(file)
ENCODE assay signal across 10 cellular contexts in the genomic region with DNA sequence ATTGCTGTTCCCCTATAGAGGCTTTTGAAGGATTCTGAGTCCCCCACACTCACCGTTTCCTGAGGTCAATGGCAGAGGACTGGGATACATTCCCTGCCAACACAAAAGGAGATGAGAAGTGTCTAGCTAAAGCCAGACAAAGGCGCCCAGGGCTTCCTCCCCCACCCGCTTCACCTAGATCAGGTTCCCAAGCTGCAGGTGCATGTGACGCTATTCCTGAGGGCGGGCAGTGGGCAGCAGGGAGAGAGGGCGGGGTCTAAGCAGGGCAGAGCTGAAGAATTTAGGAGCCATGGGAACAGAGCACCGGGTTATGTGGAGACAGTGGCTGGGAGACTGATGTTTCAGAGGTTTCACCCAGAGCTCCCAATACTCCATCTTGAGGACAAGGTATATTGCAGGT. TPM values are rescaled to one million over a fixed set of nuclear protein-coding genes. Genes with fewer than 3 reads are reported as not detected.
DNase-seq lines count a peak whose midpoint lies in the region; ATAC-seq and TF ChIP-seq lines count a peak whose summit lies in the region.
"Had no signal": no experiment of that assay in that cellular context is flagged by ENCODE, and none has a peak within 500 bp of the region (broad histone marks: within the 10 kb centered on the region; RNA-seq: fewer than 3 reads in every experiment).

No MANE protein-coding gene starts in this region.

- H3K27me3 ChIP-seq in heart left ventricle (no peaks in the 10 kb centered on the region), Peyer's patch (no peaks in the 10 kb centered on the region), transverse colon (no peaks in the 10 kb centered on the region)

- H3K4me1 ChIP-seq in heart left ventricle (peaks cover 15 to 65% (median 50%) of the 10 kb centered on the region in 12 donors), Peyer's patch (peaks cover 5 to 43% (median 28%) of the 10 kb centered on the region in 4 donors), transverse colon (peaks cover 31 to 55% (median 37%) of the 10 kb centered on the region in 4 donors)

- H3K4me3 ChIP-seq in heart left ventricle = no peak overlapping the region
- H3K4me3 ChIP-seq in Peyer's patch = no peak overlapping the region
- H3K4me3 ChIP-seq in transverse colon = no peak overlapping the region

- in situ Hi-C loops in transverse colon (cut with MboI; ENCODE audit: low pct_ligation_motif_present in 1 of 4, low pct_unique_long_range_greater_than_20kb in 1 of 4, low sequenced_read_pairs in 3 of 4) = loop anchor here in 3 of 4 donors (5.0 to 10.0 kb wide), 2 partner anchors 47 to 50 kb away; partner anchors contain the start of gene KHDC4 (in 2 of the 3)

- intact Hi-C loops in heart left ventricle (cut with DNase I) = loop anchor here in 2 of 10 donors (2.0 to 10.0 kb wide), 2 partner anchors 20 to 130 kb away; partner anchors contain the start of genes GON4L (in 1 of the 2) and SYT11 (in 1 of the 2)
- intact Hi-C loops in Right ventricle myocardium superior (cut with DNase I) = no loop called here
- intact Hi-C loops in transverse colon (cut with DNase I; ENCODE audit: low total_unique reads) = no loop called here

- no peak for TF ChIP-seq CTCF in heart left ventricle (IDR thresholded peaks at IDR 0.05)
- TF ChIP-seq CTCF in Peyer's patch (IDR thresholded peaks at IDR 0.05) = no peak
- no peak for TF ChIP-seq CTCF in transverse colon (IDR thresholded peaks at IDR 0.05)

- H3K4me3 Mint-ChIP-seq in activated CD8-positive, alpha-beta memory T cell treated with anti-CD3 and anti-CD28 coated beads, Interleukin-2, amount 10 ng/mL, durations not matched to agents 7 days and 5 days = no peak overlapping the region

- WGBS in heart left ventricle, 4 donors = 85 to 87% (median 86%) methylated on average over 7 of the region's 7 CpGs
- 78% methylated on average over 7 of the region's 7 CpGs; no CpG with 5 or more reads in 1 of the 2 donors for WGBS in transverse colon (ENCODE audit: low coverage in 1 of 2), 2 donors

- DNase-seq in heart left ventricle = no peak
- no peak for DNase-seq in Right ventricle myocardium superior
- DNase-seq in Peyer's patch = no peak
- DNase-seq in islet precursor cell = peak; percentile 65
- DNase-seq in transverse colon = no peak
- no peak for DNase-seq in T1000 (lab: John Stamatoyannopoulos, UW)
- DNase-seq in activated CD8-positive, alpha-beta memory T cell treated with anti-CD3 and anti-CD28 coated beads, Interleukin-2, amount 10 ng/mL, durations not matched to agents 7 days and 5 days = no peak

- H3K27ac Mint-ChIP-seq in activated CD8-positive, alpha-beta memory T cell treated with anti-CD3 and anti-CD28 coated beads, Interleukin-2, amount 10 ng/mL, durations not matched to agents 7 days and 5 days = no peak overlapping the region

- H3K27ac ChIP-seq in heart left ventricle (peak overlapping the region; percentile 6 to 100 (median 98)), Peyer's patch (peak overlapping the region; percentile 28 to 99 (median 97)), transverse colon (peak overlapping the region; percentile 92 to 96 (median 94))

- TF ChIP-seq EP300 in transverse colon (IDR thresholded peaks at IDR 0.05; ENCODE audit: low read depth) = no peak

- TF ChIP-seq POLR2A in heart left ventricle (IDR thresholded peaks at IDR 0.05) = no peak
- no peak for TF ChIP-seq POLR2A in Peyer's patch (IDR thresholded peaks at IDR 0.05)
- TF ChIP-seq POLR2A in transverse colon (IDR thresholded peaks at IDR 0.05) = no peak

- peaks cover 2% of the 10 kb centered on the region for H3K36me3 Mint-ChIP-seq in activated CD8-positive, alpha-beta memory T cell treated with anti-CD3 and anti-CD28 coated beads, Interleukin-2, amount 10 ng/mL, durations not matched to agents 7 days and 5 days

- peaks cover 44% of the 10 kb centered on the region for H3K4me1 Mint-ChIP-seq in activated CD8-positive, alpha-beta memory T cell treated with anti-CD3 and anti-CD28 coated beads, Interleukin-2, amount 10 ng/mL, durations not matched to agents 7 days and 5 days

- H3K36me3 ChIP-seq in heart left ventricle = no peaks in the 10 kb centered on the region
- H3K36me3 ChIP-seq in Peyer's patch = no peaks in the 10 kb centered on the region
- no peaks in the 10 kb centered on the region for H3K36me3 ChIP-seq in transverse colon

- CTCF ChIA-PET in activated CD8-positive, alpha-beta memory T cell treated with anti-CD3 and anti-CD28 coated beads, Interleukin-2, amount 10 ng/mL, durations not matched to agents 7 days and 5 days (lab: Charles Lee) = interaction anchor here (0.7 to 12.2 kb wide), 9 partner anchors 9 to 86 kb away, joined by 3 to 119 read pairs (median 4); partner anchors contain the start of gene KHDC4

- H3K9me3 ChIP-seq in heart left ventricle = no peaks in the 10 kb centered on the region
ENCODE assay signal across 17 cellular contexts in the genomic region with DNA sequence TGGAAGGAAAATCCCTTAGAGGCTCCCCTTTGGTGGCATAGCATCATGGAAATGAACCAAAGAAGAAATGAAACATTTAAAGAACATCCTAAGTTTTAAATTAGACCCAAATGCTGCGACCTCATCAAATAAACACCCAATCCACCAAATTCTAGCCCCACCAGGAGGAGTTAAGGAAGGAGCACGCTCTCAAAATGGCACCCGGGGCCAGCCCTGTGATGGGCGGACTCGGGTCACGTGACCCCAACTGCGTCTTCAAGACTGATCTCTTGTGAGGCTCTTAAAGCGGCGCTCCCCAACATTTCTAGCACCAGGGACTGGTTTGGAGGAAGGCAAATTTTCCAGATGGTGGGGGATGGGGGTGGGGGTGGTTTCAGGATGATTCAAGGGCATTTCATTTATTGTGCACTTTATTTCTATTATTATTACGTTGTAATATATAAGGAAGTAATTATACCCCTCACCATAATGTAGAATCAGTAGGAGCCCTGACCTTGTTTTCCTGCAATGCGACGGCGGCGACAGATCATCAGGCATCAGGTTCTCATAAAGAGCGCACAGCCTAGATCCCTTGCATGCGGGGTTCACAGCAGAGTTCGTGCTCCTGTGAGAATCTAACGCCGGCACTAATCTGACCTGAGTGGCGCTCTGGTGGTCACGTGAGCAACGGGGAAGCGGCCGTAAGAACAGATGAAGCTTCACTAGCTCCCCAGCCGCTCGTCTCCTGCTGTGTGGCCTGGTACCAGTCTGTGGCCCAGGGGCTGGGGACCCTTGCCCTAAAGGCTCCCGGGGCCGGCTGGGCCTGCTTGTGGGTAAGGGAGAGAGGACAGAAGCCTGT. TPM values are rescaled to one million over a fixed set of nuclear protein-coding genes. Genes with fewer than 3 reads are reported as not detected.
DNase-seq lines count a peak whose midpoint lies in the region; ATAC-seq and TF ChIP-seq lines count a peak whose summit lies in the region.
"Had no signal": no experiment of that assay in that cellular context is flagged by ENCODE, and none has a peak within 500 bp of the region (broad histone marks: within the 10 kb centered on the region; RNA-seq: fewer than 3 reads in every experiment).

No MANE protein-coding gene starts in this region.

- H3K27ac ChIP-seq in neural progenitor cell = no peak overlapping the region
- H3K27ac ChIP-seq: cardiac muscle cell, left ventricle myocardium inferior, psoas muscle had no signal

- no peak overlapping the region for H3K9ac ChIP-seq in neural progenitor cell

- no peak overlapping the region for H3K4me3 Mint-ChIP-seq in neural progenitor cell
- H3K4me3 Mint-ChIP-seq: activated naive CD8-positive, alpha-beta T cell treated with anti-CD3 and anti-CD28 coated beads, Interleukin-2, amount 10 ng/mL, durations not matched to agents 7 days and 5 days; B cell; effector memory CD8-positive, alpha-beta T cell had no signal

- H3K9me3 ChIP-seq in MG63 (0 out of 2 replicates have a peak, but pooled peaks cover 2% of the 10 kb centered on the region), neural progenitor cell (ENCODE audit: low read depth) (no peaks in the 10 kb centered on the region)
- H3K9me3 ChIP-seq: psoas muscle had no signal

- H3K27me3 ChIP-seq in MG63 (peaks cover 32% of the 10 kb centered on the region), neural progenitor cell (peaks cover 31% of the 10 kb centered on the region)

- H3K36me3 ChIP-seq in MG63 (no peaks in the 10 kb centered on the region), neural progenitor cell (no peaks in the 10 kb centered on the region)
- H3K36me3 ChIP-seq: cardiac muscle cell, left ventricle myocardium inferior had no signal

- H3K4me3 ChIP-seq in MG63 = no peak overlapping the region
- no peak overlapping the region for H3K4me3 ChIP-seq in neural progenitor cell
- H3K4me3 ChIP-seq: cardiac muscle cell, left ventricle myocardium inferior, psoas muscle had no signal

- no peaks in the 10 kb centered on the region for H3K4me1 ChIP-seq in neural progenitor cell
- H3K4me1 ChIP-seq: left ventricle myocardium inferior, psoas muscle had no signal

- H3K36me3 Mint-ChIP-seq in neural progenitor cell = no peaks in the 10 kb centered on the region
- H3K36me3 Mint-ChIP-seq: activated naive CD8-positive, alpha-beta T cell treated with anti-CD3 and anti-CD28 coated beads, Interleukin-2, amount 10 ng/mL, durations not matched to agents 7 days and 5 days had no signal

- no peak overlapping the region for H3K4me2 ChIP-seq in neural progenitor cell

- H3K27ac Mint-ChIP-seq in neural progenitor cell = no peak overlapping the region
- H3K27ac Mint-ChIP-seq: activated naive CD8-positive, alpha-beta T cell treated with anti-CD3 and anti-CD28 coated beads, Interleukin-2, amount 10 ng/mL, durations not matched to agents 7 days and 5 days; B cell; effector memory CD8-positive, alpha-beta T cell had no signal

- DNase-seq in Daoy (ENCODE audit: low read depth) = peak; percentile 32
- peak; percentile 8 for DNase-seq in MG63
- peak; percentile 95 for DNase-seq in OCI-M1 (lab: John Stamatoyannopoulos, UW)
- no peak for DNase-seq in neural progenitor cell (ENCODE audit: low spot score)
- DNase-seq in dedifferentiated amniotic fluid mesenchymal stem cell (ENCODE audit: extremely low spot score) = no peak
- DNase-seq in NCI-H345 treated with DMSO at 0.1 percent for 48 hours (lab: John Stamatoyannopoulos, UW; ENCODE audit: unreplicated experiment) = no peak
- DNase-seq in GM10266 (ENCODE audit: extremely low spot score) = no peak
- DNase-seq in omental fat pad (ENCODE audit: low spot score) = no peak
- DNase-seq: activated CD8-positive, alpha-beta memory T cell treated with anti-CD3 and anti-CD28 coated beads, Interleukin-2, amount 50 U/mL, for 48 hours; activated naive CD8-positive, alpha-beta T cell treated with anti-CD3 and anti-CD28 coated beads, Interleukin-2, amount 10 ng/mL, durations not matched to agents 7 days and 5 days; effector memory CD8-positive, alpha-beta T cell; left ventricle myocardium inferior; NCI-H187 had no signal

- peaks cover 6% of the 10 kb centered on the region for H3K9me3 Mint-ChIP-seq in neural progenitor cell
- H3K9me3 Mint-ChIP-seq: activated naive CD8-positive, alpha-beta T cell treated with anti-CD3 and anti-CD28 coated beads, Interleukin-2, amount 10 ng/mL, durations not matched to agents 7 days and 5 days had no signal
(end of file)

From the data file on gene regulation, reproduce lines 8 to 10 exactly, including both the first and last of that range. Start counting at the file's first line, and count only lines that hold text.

- H3K4me3 ChIP-seq in Peyer's patch = no peak overlapping the region
- H3K4me3 ChIP-seq in transverse colon = no peak overlapping the region

- in situ Hi-C loops in transverse colon (cut with MboI; ENCODE audit: low pct_ligation_motif_present in 1 of 4, low pct_unique_long_range_greater_than_20kb in 1 of 4, low sequenced_read_pairs in 3 of 4) = loop anchor here in 3 of 4 donors (5.0 to 10.0 kb wide), 2 partner anchors 47 to 50 kb away; partner anchors contain the start of gene KHDC4 (in 2 of the 3)